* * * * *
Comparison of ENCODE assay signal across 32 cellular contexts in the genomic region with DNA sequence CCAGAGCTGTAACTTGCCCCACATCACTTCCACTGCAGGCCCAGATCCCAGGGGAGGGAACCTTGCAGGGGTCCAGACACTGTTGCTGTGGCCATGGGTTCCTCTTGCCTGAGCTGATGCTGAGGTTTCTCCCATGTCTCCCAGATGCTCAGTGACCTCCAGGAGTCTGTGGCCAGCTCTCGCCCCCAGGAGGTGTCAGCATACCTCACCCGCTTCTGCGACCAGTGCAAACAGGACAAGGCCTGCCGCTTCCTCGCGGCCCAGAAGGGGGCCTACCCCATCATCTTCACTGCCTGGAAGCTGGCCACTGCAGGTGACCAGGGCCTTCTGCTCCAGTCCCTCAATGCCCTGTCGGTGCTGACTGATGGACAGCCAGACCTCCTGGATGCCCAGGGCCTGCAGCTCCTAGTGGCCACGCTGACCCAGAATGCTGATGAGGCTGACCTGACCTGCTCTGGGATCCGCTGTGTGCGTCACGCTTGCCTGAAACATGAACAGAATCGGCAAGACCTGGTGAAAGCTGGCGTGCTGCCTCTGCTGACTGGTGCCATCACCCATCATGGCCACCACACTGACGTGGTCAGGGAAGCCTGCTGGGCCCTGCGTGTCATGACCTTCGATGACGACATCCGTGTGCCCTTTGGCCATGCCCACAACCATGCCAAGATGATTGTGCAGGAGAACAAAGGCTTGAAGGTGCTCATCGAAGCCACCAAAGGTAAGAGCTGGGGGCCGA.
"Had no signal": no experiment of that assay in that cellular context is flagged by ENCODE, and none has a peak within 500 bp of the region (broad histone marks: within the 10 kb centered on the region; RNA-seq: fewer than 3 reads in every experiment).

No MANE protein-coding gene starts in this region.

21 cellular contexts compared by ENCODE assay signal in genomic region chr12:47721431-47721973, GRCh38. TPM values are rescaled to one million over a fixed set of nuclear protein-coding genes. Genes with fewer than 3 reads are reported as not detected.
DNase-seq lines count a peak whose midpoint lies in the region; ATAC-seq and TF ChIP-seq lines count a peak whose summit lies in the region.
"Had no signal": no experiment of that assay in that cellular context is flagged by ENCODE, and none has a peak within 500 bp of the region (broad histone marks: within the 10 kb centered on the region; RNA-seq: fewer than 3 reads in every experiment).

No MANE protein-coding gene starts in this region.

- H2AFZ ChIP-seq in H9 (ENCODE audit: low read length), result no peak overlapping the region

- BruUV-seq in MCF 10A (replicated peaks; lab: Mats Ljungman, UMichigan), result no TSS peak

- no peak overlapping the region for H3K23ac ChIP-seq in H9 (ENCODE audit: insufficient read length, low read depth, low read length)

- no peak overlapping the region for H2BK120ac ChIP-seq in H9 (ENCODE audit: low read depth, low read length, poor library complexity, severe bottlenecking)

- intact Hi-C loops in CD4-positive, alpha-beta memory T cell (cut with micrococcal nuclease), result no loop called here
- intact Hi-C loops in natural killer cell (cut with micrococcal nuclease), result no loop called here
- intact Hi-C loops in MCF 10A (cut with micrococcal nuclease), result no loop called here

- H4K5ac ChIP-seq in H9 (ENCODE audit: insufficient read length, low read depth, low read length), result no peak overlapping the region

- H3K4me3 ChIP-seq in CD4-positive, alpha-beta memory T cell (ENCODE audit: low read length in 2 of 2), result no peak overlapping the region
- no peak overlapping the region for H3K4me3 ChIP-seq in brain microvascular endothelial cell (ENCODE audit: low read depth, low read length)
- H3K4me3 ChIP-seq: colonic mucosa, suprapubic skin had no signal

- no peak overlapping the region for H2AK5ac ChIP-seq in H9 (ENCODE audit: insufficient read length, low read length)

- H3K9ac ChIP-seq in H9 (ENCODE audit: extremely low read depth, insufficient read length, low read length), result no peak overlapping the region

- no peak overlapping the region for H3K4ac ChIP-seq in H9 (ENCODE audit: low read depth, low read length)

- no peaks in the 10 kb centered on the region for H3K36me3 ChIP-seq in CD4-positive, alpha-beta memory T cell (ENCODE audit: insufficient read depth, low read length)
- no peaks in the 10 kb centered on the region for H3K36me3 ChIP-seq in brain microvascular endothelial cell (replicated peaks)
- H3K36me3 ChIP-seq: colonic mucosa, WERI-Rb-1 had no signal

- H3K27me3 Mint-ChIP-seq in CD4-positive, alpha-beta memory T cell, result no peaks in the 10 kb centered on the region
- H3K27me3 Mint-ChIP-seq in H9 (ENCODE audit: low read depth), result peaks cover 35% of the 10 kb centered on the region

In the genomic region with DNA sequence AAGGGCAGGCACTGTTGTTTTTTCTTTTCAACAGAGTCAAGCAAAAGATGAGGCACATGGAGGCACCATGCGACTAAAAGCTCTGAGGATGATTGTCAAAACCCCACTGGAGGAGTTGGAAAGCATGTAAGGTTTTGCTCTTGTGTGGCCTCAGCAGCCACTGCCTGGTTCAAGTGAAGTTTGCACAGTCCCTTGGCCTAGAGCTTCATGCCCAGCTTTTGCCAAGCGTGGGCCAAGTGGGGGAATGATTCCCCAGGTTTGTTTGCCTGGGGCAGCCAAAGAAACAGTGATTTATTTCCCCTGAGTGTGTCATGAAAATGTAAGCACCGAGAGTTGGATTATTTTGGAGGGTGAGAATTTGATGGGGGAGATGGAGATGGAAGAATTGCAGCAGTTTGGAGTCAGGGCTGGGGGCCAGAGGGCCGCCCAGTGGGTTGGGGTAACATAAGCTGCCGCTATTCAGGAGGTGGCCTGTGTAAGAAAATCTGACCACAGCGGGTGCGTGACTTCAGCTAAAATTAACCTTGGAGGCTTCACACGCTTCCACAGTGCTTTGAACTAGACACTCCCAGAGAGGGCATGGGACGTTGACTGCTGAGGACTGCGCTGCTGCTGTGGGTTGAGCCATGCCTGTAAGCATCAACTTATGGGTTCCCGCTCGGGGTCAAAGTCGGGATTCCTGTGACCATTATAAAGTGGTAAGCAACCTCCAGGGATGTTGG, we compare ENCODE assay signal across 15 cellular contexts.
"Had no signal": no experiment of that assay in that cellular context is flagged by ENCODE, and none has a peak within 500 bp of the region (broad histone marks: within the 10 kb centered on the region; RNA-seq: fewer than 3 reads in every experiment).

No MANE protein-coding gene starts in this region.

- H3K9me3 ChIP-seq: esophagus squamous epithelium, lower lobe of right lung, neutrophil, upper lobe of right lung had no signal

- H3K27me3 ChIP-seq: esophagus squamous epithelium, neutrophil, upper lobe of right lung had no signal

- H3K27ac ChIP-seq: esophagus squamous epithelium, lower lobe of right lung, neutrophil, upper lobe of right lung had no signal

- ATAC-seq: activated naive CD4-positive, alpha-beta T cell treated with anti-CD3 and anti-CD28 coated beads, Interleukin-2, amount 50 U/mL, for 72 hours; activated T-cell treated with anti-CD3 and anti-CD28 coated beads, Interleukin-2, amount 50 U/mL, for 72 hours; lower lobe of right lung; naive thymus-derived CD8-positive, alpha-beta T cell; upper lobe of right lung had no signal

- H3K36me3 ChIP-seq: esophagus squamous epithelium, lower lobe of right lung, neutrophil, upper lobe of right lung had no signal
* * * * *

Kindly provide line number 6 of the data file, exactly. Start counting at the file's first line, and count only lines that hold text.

"Had no signal": no experiment of that assay in that cellular context is flagged by ENCODE, and none has a peak within 500 bp of the region (broad histone marks: within the 10 kb centered on the region; RNA-seq: fewer than 3 reads in every experiment).